For the last three years our lighthouse has been taking part in the Annual Amateur Radio Lighthouse Society (ARLHS) International Weekend. ARLHS goals are promoting public awareness of the role ham radio and light beacons have played in assisting and maintaining safety at sea, preserving the heritage and history of lighthouses and lightships, aiding in preserving those lights in danger of destruction or decay, recognition of the keepers of the lights as maritime heroes, fostering camaraderie within the ham fraternity and providing fellowship amongst members of the Amateur Radio Lighthouse Society.
The International Lighthouse/Lightship Weekends began after the success of the Scottish Northern Lighthouses award weekend. Over the past 6 years it has grown to over 350 lighthouses in some 45 countries around the world participating. It is always held on the 3rd full weekend in August and it now coincides on the Sunday with the International Lighthouse Day. The basic objective of the event is to promote public awareness of lighthouses and lightships; their need for preservation and restoration; promote amateur radio and to foster International goodwill.
At Eshaness we not only foster International goodwill with the radio contacts but our crew is a real international mix. The 2003 team was made up of two Scots, two English, one German, and two Americans. This year we even wore badges with our name and our country’s flag.
Eshaness’s activities are divided into three distinct parts. As people enter the station the first opportunity they have is to tour the lighthouse tower, which includes climbing the stairs to the top and enjoying the wonderful view. Each group has a guide to explain the mechanics of the lighthouse and its history. This year’s guides were Leslie Johnson, our Northern Lighthouse Board attendant keeper, and my husband Dean. These two have the hardest physical job of any of us, as they are required to climb the tower stairs hundreds of times during the weekend. It is difficult for us to count the number of people who visited the tower. We ask them to sign the guest book but not everyone does. One hundred and fifty people did sign the book this year. They were from twelve counties including the USA, Australia, New Zealand plus many continental Europe countries.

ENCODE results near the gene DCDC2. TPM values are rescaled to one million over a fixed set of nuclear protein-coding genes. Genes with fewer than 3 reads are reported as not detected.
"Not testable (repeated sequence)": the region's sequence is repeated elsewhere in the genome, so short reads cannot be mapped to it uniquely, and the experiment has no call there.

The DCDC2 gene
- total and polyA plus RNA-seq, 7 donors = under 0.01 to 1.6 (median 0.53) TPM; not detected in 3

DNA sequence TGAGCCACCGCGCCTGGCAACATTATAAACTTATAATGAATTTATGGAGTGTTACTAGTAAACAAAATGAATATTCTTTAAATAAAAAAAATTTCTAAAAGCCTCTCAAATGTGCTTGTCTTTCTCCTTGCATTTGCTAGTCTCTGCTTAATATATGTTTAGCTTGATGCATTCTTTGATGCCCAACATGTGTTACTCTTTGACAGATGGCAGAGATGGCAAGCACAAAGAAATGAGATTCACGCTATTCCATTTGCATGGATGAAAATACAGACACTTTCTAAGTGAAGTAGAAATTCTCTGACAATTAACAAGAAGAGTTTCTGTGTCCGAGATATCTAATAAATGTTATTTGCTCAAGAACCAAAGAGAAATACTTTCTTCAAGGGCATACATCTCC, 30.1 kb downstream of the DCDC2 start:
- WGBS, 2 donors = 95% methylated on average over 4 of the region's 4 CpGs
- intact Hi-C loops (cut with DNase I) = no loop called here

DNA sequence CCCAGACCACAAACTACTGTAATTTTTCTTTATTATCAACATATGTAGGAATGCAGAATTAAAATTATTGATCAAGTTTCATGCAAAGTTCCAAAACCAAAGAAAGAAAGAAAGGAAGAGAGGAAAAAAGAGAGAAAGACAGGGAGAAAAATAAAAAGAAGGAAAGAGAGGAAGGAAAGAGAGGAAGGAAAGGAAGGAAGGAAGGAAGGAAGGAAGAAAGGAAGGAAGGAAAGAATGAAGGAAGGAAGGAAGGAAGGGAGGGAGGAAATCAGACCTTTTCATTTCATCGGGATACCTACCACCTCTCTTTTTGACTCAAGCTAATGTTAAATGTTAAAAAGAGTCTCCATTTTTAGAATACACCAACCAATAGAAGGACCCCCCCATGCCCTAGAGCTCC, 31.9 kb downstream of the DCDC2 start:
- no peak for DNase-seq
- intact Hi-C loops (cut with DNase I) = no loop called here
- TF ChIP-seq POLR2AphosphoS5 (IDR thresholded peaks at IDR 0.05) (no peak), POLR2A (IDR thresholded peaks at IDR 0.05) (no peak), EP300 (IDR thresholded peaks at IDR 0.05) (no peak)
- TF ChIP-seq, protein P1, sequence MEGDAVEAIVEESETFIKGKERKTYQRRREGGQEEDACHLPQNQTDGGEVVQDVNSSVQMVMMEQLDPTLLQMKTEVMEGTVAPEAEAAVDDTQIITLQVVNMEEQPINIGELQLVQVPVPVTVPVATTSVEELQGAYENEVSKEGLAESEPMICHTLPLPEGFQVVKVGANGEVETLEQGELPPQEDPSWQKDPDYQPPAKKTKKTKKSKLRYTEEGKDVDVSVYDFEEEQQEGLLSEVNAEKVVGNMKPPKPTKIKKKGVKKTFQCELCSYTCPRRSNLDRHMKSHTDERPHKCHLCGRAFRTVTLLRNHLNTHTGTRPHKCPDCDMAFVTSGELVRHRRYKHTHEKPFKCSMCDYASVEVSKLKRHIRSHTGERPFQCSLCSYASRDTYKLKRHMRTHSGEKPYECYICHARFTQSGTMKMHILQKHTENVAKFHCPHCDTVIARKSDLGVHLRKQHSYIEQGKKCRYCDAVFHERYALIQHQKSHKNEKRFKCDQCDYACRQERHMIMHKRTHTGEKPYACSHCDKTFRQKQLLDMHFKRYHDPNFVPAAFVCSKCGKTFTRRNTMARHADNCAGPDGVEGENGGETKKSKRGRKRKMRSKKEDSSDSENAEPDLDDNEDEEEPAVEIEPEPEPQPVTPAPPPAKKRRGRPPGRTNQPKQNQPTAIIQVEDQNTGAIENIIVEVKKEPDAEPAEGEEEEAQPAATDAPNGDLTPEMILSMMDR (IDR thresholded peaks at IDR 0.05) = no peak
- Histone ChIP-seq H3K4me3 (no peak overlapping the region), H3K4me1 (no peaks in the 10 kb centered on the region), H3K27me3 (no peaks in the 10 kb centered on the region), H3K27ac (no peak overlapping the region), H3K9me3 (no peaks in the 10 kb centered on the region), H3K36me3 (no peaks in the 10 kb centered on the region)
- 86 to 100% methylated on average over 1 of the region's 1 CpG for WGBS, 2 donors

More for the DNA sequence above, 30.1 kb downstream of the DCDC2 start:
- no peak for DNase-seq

The second part of a visitor’s journey is a tearoom we set up in the first section of the old generator house. Here we serve tea, coffee, and sandwiches, which are prepared by a professional chef that volunteers his time for the weekend. We do not charge for this service but there is a canister for donations. It is in the tearoom where I am the most involved as I act as hostess serving coffee and tea as well as selling and signing my books. I love doing it because I meet so many interesting people.
Next month I will tell you about the third part of the weekend’s activities - GB2LH calling the world on our radios.
This story appeared in the
October 2003 edition of Lighthouse Digest Magazine. The print edition contains more stories than our internet edition, and each story generally contains more photographs - often many more - in the print edition. For subscription information about the print edition, click here.
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